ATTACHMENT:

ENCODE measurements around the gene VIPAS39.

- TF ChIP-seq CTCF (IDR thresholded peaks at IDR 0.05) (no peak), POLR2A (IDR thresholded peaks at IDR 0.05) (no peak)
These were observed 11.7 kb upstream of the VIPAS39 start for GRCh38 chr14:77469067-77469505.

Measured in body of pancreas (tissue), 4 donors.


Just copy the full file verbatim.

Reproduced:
ENCODE measurements around the gene VIPAS39.

- TF ChIP-seq CTCF (IDR thresholded peaks at IDR 0.05) (no peak), POLR2A (IDR thresholded peaks at IDR 0.05) (no peak)
These were observed 11.7 kb upstream of the VIPAS39 start for GRCh38 chr14:77469067-77469505.

Measured in body of pancreas (tissue), 4 donors.